By Debra Levey Larson
U of I News Bureau
URBANA – Corn and soybean harvest future prices moved higher after the release of the USDA October World Agricultural Supply and Demand Estimates report on Oct. 12. December corn futures closed the week ending Oct. 14 at a 3-month high of $3.54 per bushel, while November soybean futures moved up to close at $9.62 per bushel. According to University of Illinois agricultural economist Todd Hubbs, price movements through harvest in the United States can still be impacted by the domestic crop prospects for both corn and soybeans. In particular, yield forecasts for soybeans may be poised for an increase in November.
“Increasingly, the prospects for major price changes in both markets are linked to South American production outcomes and the ability to export corn and soybeans into foreign markets,” Hubbs says. “Pricing opportunities can occur as South American crop conditions change and export markets respond to importer demand and prices.”
Corn production in the United States is forecast to be 15.06 billion bushels in marketing year 2016/17 and is down 36 million bushels from the September World Agricultural Supply and Demand Estimates forecast. Although acres harvested forecast has increased by 200,000 acres, the one bushel per acre yield reduction to 173.4 lowered the production forecast number. Domestic use numbers remained stable from the Sept. 12 forecast. As a previous report indicated, there is strong domestic demand currently for corn use in ethanol production. United States exports for corn are forecast to increase by 50 million bushels over the September forecast.
“Although strong export shipments through the first few weeks of the marketing year look promising, weekly export sales numbers through Oct. 6 indicate a need to sell 29.26 million bushels per week for the rest of the marketing year in order to reach the USDA projection of 2.225 billion bushels,” Hubbs says.
World supply and demand projections for corn in the 2016/17 marketing year moved lower due to U.S. production numbers. Brazil’s forecast production increased by 39 million bushels. For the marketing year, South American production is set at 5.16 billion bushels, which is a 962 million bushel increase over 2015/16 production estimates and signifies recovery from the poor crop last year. Argentina and Brazil are forecast to export an additional 39.37 million bushels each above the September WASDE forecast. South American corn exports for the marketing year are forecast to be 2.08 billion bushels.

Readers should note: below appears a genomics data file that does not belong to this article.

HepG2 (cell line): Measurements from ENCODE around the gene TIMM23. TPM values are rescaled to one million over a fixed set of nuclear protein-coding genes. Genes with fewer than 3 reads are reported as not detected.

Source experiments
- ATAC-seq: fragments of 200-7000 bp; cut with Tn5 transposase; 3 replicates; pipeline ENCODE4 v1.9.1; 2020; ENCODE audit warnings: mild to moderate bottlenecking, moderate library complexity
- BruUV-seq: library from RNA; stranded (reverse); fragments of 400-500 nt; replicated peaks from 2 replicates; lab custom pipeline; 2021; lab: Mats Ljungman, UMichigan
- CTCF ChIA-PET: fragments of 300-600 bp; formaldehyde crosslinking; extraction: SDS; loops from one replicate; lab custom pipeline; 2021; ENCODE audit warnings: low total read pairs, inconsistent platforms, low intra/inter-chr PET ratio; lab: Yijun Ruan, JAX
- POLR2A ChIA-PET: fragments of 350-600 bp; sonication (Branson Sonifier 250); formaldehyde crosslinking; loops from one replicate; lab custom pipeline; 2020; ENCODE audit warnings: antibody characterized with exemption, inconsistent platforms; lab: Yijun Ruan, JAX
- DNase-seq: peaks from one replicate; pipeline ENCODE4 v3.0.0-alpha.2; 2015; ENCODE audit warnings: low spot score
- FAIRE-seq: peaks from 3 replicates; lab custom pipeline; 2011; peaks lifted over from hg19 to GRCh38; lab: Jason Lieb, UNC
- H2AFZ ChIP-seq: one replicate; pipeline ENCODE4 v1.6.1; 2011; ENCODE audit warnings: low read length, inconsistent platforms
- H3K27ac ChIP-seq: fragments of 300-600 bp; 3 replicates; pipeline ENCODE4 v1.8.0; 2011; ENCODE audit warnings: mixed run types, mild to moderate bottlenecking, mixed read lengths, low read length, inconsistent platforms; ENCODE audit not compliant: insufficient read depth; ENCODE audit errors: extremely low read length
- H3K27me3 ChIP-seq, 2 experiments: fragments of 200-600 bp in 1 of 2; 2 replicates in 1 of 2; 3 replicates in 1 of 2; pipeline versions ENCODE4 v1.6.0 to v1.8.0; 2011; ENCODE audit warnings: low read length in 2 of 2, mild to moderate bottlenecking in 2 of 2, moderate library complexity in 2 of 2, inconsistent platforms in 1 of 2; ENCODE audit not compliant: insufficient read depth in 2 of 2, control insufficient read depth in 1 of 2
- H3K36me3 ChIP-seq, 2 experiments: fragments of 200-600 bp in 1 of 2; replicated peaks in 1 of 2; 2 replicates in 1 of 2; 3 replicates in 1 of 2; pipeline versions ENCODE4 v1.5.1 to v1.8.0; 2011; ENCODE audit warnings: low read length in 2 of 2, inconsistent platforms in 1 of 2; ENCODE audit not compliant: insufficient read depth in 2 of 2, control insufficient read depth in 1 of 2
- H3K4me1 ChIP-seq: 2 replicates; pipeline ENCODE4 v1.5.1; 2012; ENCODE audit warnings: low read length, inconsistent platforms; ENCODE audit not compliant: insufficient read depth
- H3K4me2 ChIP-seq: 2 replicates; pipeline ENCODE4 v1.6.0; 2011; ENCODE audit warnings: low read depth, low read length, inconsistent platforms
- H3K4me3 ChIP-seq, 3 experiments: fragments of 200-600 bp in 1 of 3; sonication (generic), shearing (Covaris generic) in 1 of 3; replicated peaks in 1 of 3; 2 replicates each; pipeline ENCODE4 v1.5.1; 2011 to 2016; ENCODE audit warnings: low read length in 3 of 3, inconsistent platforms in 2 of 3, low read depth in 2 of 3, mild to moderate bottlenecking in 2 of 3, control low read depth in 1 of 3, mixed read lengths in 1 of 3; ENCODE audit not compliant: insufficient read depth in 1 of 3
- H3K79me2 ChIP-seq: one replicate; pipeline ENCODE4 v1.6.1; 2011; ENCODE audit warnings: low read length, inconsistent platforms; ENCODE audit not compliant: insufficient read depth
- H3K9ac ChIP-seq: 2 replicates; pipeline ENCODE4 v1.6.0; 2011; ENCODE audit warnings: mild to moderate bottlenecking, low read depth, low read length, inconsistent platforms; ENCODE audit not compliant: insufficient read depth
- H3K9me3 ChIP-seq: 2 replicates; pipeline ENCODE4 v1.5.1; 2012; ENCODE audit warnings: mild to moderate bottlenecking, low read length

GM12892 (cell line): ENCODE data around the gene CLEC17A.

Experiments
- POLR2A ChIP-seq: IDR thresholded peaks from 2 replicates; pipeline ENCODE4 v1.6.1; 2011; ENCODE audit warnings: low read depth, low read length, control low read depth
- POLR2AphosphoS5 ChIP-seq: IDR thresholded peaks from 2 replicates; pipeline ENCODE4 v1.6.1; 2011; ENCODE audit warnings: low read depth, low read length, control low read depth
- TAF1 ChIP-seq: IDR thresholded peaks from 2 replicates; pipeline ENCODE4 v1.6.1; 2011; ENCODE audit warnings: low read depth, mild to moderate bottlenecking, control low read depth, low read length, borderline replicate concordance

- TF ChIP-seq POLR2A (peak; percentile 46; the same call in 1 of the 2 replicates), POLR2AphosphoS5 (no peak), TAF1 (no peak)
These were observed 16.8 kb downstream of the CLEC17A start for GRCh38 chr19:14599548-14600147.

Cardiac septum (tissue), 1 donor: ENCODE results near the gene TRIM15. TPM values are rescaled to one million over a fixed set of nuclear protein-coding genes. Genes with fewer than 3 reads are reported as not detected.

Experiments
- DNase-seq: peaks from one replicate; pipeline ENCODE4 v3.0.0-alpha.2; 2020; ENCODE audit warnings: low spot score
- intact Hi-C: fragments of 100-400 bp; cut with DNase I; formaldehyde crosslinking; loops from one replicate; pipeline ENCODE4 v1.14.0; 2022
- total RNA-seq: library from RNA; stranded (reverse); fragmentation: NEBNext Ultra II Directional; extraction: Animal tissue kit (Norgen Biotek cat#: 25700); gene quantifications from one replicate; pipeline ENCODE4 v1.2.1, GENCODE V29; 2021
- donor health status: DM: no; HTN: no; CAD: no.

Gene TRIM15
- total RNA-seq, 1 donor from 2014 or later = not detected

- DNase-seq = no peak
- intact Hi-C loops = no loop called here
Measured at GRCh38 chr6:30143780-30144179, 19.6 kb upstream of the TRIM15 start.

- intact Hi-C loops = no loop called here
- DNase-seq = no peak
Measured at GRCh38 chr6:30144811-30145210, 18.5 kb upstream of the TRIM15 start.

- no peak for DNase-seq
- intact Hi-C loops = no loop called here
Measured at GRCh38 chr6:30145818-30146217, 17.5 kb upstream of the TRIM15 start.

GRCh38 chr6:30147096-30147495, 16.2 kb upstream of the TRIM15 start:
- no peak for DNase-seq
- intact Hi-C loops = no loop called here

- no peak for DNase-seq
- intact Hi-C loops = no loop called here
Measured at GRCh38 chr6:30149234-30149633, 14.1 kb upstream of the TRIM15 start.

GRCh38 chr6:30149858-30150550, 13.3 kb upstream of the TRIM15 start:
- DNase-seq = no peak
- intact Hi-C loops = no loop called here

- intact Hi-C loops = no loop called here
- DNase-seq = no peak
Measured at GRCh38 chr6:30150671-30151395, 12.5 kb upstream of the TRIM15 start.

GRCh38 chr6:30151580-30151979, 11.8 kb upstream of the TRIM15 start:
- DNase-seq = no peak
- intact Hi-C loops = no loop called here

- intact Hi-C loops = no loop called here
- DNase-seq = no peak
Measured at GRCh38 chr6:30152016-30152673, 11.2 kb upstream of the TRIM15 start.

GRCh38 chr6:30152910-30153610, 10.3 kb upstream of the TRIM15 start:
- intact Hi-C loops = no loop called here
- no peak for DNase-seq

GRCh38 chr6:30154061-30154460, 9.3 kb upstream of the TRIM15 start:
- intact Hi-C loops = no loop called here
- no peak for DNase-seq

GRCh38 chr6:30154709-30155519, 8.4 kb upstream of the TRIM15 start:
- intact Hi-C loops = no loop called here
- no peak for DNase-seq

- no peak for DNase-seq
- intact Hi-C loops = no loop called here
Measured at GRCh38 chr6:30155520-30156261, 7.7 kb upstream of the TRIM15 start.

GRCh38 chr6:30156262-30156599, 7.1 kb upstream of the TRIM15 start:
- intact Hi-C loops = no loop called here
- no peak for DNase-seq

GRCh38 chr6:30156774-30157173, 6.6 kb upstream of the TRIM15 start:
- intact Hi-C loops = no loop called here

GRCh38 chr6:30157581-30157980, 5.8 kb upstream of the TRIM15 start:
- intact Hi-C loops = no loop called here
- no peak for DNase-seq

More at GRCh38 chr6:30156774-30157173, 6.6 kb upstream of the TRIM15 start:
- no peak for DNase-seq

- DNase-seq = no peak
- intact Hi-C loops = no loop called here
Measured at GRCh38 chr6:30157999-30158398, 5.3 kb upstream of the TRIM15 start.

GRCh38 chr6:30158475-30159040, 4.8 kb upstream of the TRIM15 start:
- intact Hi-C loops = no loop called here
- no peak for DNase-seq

“Given the increase in South American production and exports, the evolution of crop conditions in the region may provide pricing opportunities for corn producers under the current strong export demand for U.S. corn,” Hubbs adds.
Prior to the release of the October WASDE report, an increase in the U.S. soybean yield forecast was expected. The report forecast 2016/17 marketing-year yield at 51.4 bushels per acre with only a minor change in harvested acres.
“The yield increase of 0.8 bushels per acre leaves some room for growth in the yield forecast in November based on many yield reports around the country,” Hubbs says.
U.S. soybean production is forecast to increase by 68 million bushels to 4.3 billion bushels. Forecasts of soybean exports by the United States increased by 40 million bushels to 2.025 billion bushels for the marketing year. Current weekly export inspections for soybeans are strong. To meet the marketing-year forecast, 19.8 million bushels a week need to be sold. Ending stocks in the United States were forecast to be 395 million bushels, up 30 million from the Sept.12 forecast.
World production forecasts for the marketing year increased 102 million bushels on the larger U.S. crop and a Brazilian production forecast to increase by 36.74 million bushels over the September forecast. South American soybean exports are forecast to be 2.64 billion bushels over the marketing year. China is forecast to import 3.16 billion bushels of soybeans over the marketing year. On Oct. 13, the Foreign Agricultural Service released a Global Agricultural Information Network on China Oilseed Products report indicating Chinese domestic expectations for domestic production vary but are estimated at 478 million bushels.
“Additionally, soybean imports could be helped by solid, but weakening, profit margins for Chinese hog producers and a reduction in DDGS imports due to the recently imposed tariff,” Hubbs says. “At a national level, recent Chinese economic data provided no clarity on economic growth in the country as one report showed growth in factory output while another indicated weak exports despite recent depreciation of the yuan.
“In assessing the prospects for corn and soybean prices in the current marketing year, South American production and the ability for the U.S. market to meet export forecasts provide key supply and demand indicators,” Hubbs concludes. “Because the South American planting season is off to a good start and current U.S. export levels are significantly higher than in the 2015/16 marketing year, poor weather in South America or strong economic growth indications in major importer markets should provide pricing opportunities for this record crop in the next few months.”